As the path led higher up the mountain there were no other hikers around and a comforting, misty rain began to fall. Moss covered everything. Trees, rocks, an old bench, nothing was safe from its touch. Moss crept up trees that wrapped around and into each other, creating a symbiotic relationship that reminded me of the basic tenants of pluralistic society. It seemed as though everything was thriving. It was pure beauty and infused me with a cleansing power I hadn’t felt since I came to Japan two years ago.
But I couldn’t help but feel a certain sense of unease. Or was it discomfort? Anyway, it was a feeling deep inside me that I couldn’t put my finger on. As we continued our ascent up well-traveled paths, sometimes cordoned off from the forest by the wooden look concrete fences Japan is so famous for, stone pavers created an easy to traverse path through the pristine, almost primeval, forest. My unease suddenly dawned on me. We were in a forest but we weren’t IN it. Barriers stopped us and told us where to go, subtly forcing us to fall in line and have a uniform experience. It is something I’ve been battling with for a long time since I arrived in Japan. A core feature of Japanese Zen is the concept of balance. It’s a wondrous concept that I struggle every day to find. Japan has an uncanny balance with nature. It can be difficult at times to draw a hard line where buildings end and nature begins, and vice-versa. It is awesome.
But as I traversed that path through the forest I felt I was seeing the ugly side of Zen. The hand of man infiltrated this place and I couldn’t unsee it. It was the same feeling I experience in zoos when I see proud animals crushed under the oppression of cages. This forest was a zoo. I felt guilty. I was part of the problem. Now bear with me. This was the particular line of logic I used to explain the unfamiliar sensations rumbling inside me. Maybe I was as simple as me being overcome by the pure power of nature.
The rain continued dribbling through the thick canopy as I struggled to make sense of my feelings. We kept walking until we finally came upon Yayoi Sugi. A steep climb up narrow wooden stairs brought us to the majestic monster. Twenty-six meters tall with a surprising girth and said to be 3,000 years old. It is perhaps the most ancient living entity I’ve seen. It’s made its home for all those years on a steep mountainside. I’m afraid my words can’t do it justice, just as photos can’t quite capture it. It stands majestic in so many ways, rising through the canopy with no thought about who or what surrounds it. The root system is particularly magnificent, flowing down the side of the mountain like a wooden waterfall. I felt an insatiable urge to touch it. So I bent down and stretched my arm through the fence. I know it was wrong because if every person that walked by touched it, there wouldn’t be much left. I am only one, and I don’t make much of a difference, but one turns to two and two turns to four and so on. I was wrong but I had to contact that magnificent creature.
I didn’t feel any massive boost of power.
I felt no insurgence of new meaning in my life.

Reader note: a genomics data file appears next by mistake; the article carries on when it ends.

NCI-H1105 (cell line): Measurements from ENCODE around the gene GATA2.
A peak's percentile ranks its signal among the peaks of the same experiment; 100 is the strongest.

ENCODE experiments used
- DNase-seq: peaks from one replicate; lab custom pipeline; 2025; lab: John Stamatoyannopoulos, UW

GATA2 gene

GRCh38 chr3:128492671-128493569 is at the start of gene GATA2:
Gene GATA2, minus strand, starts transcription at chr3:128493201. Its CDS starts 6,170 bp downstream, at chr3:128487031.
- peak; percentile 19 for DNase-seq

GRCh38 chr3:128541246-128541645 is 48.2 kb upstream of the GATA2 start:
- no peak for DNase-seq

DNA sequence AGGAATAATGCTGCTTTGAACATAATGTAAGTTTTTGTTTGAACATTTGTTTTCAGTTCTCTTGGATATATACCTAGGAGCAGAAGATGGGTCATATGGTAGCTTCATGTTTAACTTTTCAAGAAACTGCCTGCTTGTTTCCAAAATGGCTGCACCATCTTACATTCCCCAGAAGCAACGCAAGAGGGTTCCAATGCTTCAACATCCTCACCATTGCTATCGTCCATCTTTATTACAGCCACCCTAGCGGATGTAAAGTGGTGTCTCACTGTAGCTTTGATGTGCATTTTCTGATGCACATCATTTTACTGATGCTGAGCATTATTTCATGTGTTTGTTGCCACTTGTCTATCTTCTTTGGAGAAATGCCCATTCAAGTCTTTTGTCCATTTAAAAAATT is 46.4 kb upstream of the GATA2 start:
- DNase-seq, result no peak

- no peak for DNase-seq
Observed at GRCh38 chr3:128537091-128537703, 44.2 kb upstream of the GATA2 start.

I did feel calm.
Nature is like that. There is incredible power in Mother Nature, but I find it to be a raw, calm power. One with absolute empathy for the whole but not a care for the individual. The tree didn’t care that I touched it. In the grand scheme, my touch was completely inconsequential. Three seconds compared to the many centuries it’s been watching meant nothing.
But it meant something to me. What? I’m not quite sure. Maybe I just explained it. Maybe I didn’t. Maybe I’ll never understand. It doesn’t matter. I won’t say it changed my life. It did. Every second changes our life. I won’t say it infused knowledge or understanding. It did. Every moment our eyes and heart are open is good.
That moment will live on inside me. The drizzling rain that permeated the air. The smell of fresh air infused with the aroma of rich soil and cedar. The love of my wife as she absorbed the scene in her own special way. Droplets of water dripping from the canopy overhead. The snap of a digital shutter and Japanese being spoken nearby. My breathing. The ache in my right groin. Blood rushing through my body from the recent climb.
It was only a few moments. Gone. But not forgotten.
We circled up and around the tree along the path. It felt like our mission was complete but we still weren’t satisfied. We talked about our feelings as we descended the path. This natural “zoo” was prohibitive. People are brought to and ferried along the correct path. The only way to look at things. It’s at once beautiful and sad.
Everywhere humanity has made a mark. I don’t think it is bad. It just is. But I still struggle with it. I see nature as a magnificent space where humanity has struggled for eons to carve out a special space. Humanity has created some of the most amazing things but they still pale in comparison to the accomplishments of nature, which humanity tries to take partial credit for by creating paths and other natural zoos or parks.
Please forgive me. I know I am being overly cynical. I am grateful that me and countless other people are able to see nature in a comfortable way. I guess I’m a little selfish that way. You see, the guided/preferred/manipulated/coaxed experience is not unique. Perhaps it is because I am from America and we are supposed to be all about individualism. Perhaps I’m insatiable in that respect and nothing is ever good enough. Maybe it’s my hometown that is buried even further in the bush. But, I now have a shared experience with all those other people that have seen Yayoi Sugi. We can talk about it and have relatively similar experiences. It’s a good thing. It is. It is in how we interpret that experience that makes the difference.
The experience is homogenized, McDonaldized, manufactured for the masses. One size fits most and the rest are subtly coaxed into submission. I know. I know. Anti-establishment rhetoric. Blah. Blah. Blah. Yakkity-Schmakity.
The fact that I had such a soul-rending experience proves the value of the experience. I was able to see a magnificent natural creation, be guided there by the hand of man, and feel the irony of it. I can’t stress enough how wonderful the experience was because now I can explore these feelings of misbalance that I’ve been struggling with since my landing in Japan.
The balance between man and nature is defined uniquely be each culture, or (shall I even say it?) each individual. A core part of me wants to understand. It’s my natural curiosity. In the end it is useless in the larger picture. But even a small sliver of understanding is an improvement from nothing.
Stay tuned for part two of Yakushima.